How to Deal with Nuisance Squirrels in Your Yard

Nuisance Squirrels

Squirrels are cute and fun to watch, no arguments there! But these furry little critters conceal a sneaky nature behind those innocent doe eyes and cuddly silhouettes. They’re capable of impressive amounts of destruction to your yard and, if left unchecked, won’t shy away from exploring your house either. Don’t worry, we’ve compiled a few humane tips on how to deal with nuisance squirrels in your yard and co-exist peacefully.

Signs of a squirrel invasion

Bushy-tailed squirrels have a nasty habit of helping themselves to all things edible and not so edible in your yard. They’ll gnaw on tree bark, bird seed, budding vegetables, fruits, and flower blooms, or dig holes in the yard. They’ll even set up nests in attics and crawl spaces if they find a way in. 

Catching these mischievous creatures before they wreak havoc is important. Here are some signs that squirrels are lurking in your yard: 

  • Bitten, half-eaten, or missing flowers and fruits, especially soft and juicy ripening fruits and vegetables like squash, peppers, melons, cucumbers, and tomatoes
  • Munched-on seed heads 
  • Small holes in pots and planting beds
  • Squirrel droppings 
  • Teeth marks on wooden molding and beams in crawl spaces around the house
  • Food disappearing quickly from bird feeders or broken bird feeder
  • Stripped tree bark or nipped-off branches
  • Eaten spring bulbs
  • Ripped garbage bags
  • New mounds of soil in the yard where squirrels bury nuts or acorns for the winter

What attracts squirrels to your yard

There are plenty of reasons why squirrels are so tempted to damage your yard or garden. Some factors that attract squirrels include:

  • Trees! Squirrels love trees, especially those that produce fruit and nuts. If you have large trees around the perimeter of your yard, there’s a fair chance a large squirrel population is lurking. Squirrels nesting in trees isn’t necessarily bad unless the tree’s acorn- or fruit-filled branches are close to or touching your house.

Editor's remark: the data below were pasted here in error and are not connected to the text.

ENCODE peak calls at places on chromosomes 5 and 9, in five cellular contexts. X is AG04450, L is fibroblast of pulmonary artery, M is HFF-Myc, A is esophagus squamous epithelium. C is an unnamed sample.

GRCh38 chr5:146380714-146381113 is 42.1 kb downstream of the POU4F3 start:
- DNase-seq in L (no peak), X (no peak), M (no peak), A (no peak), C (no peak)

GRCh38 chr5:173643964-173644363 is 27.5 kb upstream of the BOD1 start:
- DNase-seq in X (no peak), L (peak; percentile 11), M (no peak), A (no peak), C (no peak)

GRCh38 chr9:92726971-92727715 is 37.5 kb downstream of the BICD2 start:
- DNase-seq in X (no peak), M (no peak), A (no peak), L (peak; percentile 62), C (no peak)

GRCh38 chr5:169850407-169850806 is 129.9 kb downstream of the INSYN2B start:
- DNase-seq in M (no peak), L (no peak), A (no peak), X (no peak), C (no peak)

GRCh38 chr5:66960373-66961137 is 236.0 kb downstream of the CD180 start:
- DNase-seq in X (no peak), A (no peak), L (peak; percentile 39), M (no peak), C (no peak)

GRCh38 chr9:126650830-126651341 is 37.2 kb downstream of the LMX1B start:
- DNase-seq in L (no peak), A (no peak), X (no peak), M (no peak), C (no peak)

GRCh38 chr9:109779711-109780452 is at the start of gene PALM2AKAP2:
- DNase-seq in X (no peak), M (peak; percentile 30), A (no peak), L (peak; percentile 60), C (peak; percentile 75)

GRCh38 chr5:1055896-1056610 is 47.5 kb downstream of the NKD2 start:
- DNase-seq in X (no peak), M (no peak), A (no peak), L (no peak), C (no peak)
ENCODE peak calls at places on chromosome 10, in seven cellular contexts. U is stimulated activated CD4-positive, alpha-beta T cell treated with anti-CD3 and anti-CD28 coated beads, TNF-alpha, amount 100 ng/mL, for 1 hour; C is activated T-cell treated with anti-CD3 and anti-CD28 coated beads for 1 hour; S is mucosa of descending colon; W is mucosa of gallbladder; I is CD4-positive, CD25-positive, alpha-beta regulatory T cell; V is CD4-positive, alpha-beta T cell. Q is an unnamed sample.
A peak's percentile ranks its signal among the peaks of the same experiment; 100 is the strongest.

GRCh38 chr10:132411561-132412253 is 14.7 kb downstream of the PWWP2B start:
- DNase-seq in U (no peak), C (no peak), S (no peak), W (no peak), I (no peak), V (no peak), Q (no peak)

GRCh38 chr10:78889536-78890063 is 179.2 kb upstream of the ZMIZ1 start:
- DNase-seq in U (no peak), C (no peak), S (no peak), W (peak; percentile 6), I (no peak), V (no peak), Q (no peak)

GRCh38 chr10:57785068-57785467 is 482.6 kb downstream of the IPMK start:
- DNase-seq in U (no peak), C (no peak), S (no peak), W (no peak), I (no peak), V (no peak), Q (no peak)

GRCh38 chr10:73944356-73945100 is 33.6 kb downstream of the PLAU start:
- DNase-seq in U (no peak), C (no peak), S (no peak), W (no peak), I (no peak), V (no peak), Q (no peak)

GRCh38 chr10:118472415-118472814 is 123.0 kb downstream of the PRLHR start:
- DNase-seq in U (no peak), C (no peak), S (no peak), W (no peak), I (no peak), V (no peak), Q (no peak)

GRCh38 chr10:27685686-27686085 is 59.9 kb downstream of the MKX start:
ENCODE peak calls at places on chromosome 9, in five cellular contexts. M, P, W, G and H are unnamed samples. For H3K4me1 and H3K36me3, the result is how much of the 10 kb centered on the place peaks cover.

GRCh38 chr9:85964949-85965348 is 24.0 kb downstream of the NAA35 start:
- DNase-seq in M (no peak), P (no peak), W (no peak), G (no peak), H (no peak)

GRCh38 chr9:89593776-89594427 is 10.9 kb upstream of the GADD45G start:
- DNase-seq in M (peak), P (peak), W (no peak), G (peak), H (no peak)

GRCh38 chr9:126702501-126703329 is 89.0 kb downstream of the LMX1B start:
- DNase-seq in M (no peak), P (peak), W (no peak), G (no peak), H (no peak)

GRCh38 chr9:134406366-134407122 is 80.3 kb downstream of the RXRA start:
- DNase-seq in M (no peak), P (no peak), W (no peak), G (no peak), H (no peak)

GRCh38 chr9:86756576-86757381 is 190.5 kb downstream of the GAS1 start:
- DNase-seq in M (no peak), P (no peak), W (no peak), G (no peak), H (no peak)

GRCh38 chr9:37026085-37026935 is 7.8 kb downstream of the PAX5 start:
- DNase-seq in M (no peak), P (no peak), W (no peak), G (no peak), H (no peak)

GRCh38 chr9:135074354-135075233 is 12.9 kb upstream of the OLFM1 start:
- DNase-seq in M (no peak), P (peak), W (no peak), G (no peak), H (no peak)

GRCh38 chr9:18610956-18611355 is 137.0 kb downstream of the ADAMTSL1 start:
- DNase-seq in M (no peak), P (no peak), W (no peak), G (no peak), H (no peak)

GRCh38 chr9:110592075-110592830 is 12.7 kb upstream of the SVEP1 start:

• Water and food are big attractions for squirrels. You might’ve set up a bird bath or bird feeders around your property. Birds love them, but squirrels treasure them just as much. Squirrels will do anything to get a taste of what’s inside the feeder, which is frankly very entertaining to watch! Easy food and water sources in your yard are one of the main reasons squirrels keep coming back.
  • Thick vegetation: If your yard has lots of shrubs and hedges, you will surely see squirrels running about them. Squirrels are fond of thick vegetation or other areas with shelter because they don’t feel safe in open spaces. Thick shrubs make perfect hiding and chilling spots for squirrels. 

How to prevent squirrel damage

You need to make your property unattractive to nuisance squirrels to repel and remove them. Here are a few strategies to keep squirrels away:

Remove food and water sources

More often than not, squirrels hang around your yard because they find food and water easily here. Removing these sources should be your first step. Squirrels mostly eat plants in the wild, but truth be told, they will eat anything and everything in your yard. 

Unsecured trash bags, fruit trees, easily accessible bird feeders, bird baths, and pet food all attract squirrels. So, before you install scary spikes or resort to extreme measures like squirrel poison, know that the best way to deter squirrels is to eliminate the things that attract them. 

If you have an established garden with a variety of vegetables, fruit trees, and flowers, you cannot possibly get rid of it just for the squirrels. Here’s what you can do:

  • Remove any fallen fruit from your garden.
  • Put a protective net over fruit trees or shrubs.
  • Store trash in a sturdy trash can with a lockable lid.
  • Bury food scraps deep down in compost piles.

Use squirrel repellents

The most effective way to deter squirrels is to use chemical spray repellents, but be careful. The University of Arizona states that some repellents are toxic and can harm squirrels, other animals, and even humans. They’re also detrimental to the environment. 

Look for natural squirrel deterrents that repel squirrels but are also environmentally friendly. You can whip up a spray concoction or lay down towels doused in apple cider vinegar as an effective DIY remedy.